DURATION Even after final disposition of this litigation, the confidentiality obligations imposed
by this Order shall remain in effect until a Designating Party agrees otherwise in writing or a court order otherwise directs. Final disposition shall be deemed to be the later of (1) dismissal of all claims and defenses in this action, with or without prejudice; and (2) final judgment herein after the completion and exhaustion of all appeals, rehearings, remands, trials, or reviews of this action, including the time limits for filing any motions or applications for extension of time pursuant to applicable law. 5. DESIGNATING PROTECTED MATERIAL 5.1 Exercise of Restraint and Care in Designating Material for Protection. Each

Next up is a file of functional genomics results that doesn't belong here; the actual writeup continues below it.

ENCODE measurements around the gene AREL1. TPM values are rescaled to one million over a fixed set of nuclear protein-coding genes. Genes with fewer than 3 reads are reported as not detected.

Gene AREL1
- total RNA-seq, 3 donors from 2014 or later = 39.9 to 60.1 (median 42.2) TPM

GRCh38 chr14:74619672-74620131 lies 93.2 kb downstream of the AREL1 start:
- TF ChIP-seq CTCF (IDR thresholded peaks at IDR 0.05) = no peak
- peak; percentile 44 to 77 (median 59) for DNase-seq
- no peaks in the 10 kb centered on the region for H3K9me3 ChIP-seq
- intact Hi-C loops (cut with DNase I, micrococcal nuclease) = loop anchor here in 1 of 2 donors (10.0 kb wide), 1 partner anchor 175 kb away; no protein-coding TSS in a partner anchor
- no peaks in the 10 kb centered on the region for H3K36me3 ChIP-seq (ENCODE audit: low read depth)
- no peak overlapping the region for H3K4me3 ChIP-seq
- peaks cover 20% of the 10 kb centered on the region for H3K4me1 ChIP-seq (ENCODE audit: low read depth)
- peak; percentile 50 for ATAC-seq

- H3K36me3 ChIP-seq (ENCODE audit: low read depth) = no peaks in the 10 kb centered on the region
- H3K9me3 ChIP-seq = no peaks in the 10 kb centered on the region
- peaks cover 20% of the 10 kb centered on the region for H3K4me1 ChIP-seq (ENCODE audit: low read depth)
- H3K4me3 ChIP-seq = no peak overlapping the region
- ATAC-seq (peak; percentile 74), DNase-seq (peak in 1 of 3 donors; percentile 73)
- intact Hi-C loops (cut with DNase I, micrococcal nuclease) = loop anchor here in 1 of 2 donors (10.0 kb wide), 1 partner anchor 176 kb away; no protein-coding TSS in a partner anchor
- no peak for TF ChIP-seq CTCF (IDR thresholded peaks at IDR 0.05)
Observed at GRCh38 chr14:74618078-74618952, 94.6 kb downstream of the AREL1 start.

Party or Non-Party that designates information or items for protection under this Order must take care to limit any such designation to specific material that qualifies under the appropriate standards. To the extent it is practical to do so, the Designating Party must designate for protection only those parts of material, documents, items, or oral or written communications that qualify so that other portions of the material, documents, items, or communications for which protection is not warranted are not swept unjustifiably within the ambit of this Order. Mass, indiscriminate, or routinized designations are prohibited. Designations that are shown to be clearly unjustified or that have been made for an improper purpose (e.g., to unnecessarily encumber or retard the case development process or to impose unnecessary expenses and burdens on other parties) expose the Designating Party to sanctions. If it comes to a Designating Party's attention that information or items that it designated for protection do not qualify for protection at all or do not qualify for the level of